Can it be that you are now 20, 18, 16 and 14?
Do you read the paper?? Are you catching this online? Or is this exercise something I do to feel connected with all of you, geographically scattered, but emotionally the pulsing blips on my grandma radar?
Stay with me. This is a big ask, and a big confession.
Authentic, uncomplicated love is a precious thing, and when I think of each of you, every single day, singing or sad, dancing, skiing, studying, making videos, shooting hoops, finding friends, making trouble, growing into your own skins, what I feel is that … uncomplicated love.
From time to time over the years, I’ve dedicated columns to you. The moments seemed to demand it. I imagine readers understand the impulse to put a pin in history for the next generation as we live our lives.
In 2008 I wrote a celebratory column etching in memory the election of Barack Obama. Of course, you were only 5, 3 and 1. One of you hadn’t been born yet. You had no way to know how profoundly that election changed history.
Then I wrote in 2012. I was worrying about President Obama’s re-election. He was running again Mitt Romney, but Romney was a decent man, and the stakes didn’t feel like life and death. I wrote to you about the Arab Spring and concerns about the economy, but all in all, things were OK.
In 2017, my letter to you described the shocking political tragedy of Donald Trump’s election and all the ways it threatened our freedom, our democracy and our sense of right and wrong. It turned out worse than I imagined. Trump’s ascension cleaved America in half, and we are still in bitter conflict. By then you were 14, 12, 10 and 8.
In the next election, 2024, two of you will vote.
I start with the political because the personal we share day to day, with calls and texts and intuition and telepathy. My worries aren’t so much for each of you, but for all of us, collectively.
Since that 2017 letter, you’ve survived a global pandemic that killed more than a million people in our country. One million. We closed your schools, subjected you to constant Covid tests, and canceled your sports, your proms and your college dreams. The pandemic threatened your health, confined you to your rooms and compromised your life for over two years.
We were scared, and we didn’t have any defense against a virus that could kill so many people so quickly.
I say this to acknowledge what you suffered, your disappointment and your pain in all that was lost. We can’t change the catastrophe that was Covid-19. The four of you, and millions of other kids, got through it, day after boring day, and I am in awe of your resilience and strength. How do you trust the world again? We read that anxiety and stress are epidemic among teens.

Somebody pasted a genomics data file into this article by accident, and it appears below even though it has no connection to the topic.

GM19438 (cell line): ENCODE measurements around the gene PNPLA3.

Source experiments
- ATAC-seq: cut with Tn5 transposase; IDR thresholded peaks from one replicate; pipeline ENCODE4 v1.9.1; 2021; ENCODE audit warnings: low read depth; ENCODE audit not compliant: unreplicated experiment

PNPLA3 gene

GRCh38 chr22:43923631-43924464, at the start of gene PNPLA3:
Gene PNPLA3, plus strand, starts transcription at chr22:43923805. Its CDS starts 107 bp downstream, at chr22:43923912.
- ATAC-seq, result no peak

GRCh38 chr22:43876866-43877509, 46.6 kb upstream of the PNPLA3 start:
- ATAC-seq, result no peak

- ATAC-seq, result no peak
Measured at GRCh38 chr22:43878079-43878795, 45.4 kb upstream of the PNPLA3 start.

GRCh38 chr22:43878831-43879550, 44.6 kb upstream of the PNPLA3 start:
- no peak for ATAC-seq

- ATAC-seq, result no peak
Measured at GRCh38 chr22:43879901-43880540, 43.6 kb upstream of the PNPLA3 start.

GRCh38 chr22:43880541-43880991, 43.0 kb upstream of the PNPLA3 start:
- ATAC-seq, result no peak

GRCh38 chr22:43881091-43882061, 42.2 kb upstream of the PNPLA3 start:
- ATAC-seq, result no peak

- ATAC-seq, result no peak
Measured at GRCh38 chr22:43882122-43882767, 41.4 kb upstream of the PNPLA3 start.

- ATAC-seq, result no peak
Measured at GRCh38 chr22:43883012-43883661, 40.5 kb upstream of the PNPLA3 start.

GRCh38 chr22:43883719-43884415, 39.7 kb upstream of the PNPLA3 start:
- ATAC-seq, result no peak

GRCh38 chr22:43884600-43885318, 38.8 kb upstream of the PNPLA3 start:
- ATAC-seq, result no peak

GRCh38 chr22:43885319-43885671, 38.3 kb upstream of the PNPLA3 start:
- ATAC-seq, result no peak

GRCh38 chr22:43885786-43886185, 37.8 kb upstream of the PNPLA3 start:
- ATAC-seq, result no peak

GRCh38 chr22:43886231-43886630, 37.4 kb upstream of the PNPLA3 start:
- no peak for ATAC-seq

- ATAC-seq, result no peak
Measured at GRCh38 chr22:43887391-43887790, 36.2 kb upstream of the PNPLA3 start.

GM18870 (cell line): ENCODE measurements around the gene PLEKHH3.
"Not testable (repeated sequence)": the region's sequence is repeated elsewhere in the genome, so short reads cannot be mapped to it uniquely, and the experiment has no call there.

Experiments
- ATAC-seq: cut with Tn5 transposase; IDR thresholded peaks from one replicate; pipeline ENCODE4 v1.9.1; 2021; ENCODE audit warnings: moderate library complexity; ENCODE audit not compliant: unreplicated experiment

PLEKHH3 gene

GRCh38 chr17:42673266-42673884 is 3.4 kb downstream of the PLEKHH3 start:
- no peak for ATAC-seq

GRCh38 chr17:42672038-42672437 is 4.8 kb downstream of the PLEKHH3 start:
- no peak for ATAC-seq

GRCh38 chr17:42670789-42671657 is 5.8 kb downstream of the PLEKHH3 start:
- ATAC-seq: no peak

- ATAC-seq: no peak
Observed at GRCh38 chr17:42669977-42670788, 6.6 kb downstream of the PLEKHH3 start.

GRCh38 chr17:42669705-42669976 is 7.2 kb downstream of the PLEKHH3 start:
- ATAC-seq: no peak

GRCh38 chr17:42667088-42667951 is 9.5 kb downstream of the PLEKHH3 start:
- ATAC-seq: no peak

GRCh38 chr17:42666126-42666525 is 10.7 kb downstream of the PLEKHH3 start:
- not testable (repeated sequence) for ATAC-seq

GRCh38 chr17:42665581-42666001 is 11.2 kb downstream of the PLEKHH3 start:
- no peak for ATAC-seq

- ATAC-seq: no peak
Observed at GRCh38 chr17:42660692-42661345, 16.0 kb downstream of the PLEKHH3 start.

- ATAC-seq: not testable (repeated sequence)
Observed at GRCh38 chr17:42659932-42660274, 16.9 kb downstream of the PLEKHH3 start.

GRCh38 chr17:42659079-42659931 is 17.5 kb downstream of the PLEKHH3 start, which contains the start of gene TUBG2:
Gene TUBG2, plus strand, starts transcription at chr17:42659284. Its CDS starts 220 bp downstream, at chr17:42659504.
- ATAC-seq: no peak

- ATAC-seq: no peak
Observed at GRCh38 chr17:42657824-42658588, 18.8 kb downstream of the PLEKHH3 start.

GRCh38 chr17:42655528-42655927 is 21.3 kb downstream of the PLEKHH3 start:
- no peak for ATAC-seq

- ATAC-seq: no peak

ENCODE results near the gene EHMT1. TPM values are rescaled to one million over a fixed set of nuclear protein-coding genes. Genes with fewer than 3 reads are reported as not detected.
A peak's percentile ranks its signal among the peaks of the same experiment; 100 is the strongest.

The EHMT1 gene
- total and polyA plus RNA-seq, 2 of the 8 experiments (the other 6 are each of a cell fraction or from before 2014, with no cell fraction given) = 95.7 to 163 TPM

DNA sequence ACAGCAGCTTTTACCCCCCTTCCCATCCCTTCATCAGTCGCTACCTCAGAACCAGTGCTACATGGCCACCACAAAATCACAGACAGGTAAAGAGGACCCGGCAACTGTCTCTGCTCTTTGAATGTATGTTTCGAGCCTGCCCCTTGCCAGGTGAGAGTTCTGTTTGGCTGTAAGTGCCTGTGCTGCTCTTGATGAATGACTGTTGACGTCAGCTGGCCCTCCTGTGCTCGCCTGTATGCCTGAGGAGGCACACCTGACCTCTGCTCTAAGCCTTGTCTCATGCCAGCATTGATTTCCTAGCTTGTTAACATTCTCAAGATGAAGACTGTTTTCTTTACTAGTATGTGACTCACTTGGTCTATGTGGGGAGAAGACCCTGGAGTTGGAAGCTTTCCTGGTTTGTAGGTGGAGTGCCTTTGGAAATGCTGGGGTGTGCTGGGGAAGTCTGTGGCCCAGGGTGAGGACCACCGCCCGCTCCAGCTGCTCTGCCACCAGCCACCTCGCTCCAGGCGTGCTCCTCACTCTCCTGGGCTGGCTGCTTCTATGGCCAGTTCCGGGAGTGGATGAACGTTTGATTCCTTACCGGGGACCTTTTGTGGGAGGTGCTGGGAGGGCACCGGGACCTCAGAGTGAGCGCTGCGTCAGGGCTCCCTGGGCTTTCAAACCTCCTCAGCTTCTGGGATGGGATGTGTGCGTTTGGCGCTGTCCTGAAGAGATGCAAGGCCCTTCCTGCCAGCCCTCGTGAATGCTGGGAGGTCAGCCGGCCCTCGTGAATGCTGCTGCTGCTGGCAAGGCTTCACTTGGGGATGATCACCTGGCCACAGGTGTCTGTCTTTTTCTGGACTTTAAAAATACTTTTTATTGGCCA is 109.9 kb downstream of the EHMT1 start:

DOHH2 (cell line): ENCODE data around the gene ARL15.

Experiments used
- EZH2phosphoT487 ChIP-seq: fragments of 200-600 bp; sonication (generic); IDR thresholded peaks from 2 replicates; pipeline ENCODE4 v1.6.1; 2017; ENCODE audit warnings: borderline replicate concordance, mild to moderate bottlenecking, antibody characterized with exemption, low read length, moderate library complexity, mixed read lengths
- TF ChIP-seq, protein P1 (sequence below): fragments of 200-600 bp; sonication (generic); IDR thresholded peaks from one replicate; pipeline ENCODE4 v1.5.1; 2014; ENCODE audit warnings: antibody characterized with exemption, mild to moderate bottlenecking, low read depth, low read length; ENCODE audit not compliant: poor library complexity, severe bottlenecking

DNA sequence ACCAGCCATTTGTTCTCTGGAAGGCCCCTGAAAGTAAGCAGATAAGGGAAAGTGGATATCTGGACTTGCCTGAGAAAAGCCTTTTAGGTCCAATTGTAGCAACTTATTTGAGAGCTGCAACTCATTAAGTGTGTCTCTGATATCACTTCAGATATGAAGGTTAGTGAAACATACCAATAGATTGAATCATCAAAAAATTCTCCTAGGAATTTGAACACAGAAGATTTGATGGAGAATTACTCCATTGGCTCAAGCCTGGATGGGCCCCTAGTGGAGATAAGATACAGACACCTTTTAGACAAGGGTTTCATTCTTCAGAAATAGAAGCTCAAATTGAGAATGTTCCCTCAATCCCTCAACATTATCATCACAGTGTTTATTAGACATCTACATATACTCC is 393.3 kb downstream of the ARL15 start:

So this is your time, and your challenge.
The story of hope is written in our history. Teenagers have survived and healed and triumphed and lived brilliant lives after world wars, genocide and national disasters. Today in Ukraine, teens are fighting for their lives. Every day in our high schools, teenagers must summon courage just to attend class in a gun-crazed society.
We have let you down with our disregard for our planet. We have allowed fakery to displace truth in our communications. We have sent clowns to Congress.
For those of us who believe in a free and fair and healthy America, our backs are to the wall. Across the country, women’s rights have been upended. In Florida, which is ground zero for racism and division, a state college won’t host an art display called Embracing Our Differences because it depicts racial and gender diversity. And Pensacola Christian College canceled a performance by an a cappella group because one of the singers is gay.
This is another pandemic, of bigotry and fear.
You kids have survived a historic global catastrophe. Give it its due, get the help to get yourselves healthy again, and then do the work that will make America healthy again. We can only move forward, and many of us are here to help. As I said, it’s a big ask, but I have faith in each of you and the energy of your rising generation.
Copyright 2023 Randi Kreiss. Randi can be reached at firstname.lastname@example.org.